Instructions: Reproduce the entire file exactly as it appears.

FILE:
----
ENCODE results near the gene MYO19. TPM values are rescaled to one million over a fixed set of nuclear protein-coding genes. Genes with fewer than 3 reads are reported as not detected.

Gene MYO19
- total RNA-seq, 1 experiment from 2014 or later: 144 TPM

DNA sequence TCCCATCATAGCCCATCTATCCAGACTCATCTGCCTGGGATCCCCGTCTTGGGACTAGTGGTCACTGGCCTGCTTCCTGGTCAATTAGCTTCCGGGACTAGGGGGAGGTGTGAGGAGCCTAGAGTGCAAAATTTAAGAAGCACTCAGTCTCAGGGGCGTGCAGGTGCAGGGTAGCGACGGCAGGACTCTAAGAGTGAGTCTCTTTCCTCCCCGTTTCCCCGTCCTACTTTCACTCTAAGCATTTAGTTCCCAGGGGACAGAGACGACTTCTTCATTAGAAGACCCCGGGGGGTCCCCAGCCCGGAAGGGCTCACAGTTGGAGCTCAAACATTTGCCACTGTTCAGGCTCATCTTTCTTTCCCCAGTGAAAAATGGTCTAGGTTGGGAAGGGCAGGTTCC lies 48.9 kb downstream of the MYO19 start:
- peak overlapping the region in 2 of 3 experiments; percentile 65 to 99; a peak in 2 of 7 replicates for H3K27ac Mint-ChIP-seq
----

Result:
ENCODE results near the gene MYO19. TPM values are rescaled to one million over a fixed set of nuclear protein-coding genes. Genes with fewer than 3 reads are reported as not detected.

Gene MYO19
- total RNA-seq, 1 experiment from 2014 or later: 144 TPM

DNA sequence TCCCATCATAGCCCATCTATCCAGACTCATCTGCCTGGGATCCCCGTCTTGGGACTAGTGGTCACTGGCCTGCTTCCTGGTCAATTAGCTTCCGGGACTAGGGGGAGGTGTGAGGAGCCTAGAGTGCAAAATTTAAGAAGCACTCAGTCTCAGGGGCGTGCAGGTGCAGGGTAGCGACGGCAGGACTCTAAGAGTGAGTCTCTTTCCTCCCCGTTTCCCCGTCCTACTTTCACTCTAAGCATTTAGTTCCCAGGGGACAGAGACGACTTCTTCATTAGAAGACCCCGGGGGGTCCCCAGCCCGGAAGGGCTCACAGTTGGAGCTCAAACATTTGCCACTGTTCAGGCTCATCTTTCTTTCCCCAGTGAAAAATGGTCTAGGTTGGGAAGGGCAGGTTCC lies 48.9 kb downstream of the MYO19 start:
- peak overlapping the region in 2 of 3 experiments; percentile 65 to 99; a peak in 2 of 7 replicates for H3K27ac Mint-ChIP-seq